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What is Chromogranin A?
Chromogranin A (CgA) is an acidic protein released along with catecholamines from chromaffin cells and nerve terminals. This statement alone might explain why it’s a good marker to use with Neuroendocrine Neoplasms. It is said to be a measure of tumour bulk. Depending on the test kit being used, you may also see test results for Chromogranin B (CgB) alongside CgA. CgB is said to be less affected by false positives and forms a useful adjunct to the more established chromogranin A measurement. The brand of test kit which includes CgB tends to be confined to Europe.
Immunohistochemical Testing. CgA is one the most commonly used immunohistochemical (IHC) markers for neuroendocrine cells and their tumours. You may find the mention of CgA in your biopsy reports from tissue samples. You should not necessarily expect an elevated CgA blood test because your IHC biopsy report states the tumour is positive for CgA.
NETs can be ‘functional’ meaning they oversecrete certain hormones leading to a hormonal syndrome associated with their primary tumour. These are known as functional tumours. Most NETs are actually non-functional, it’s not advisable to assume a direct correlation between elevated and normal readings of CgA and a functional or non-functional tumour.
The controversial bit
Despite CgA being the only widely available tumour marker for most Neuroendocrine Neoplasms, some doctors, particularly in US, have lost faith in its utility and no longer recommend its use in some scenarios. Reference 4, NCCN Guidelines (Principles of Biochemical Testing) state ” In select cases, chromogranin A may have prognostic value, but treatment decisions are not based solely on changes in chromogranin” and “…… in general should not be relied upon in isolation as a diagnostic test“. However, it remains the gold standard in many countries, despite being tarnished by this controversy.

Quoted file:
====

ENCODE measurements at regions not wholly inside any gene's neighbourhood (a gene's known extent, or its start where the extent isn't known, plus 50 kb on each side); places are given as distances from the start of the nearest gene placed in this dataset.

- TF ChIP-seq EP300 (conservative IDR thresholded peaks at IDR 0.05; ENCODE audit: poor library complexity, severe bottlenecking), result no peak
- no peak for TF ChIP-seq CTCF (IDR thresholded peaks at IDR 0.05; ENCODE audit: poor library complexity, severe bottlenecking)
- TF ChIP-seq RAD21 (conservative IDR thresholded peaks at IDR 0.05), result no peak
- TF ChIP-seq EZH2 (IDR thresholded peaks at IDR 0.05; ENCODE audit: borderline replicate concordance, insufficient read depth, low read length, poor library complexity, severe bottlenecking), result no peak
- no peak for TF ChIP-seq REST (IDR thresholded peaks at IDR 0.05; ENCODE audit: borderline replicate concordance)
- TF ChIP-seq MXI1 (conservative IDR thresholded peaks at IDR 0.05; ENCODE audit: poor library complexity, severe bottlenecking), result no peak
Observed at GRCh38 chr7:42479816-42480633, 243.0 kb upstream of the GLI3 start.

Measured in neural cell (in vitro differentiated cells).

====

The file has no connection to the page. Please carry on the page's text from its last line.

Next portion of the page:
Proton Pump Inhibitors (PPIs)
One of the biggest disadvantages of CgA is that the results can be skewed by those taking Proton Pump Inhibitors (PPIs), a drug prescribed for acid reflux conditions such as gastroesophageal reflux disease (GERD), making it widely used in the general population in many countries. Many NET patients will have been prescribed these drugs prior to diagnosis and will be already taking PPIs at diagnosis. For some of these patients there will be a connection with their condition, but most will not. In the long-term, this has the result of increasing gastrin levels which can lead to an increase of CgA in the blood even for some time after discontinuing. Opinions differ but many texts I found did suggest stopping PPIs for 1 or 2 weeks before the CgA blood test. Some sites also added 24 hours for ceasing Histamine Type-2 Receptor Antagonists (H2 Blockers), which do a similar job.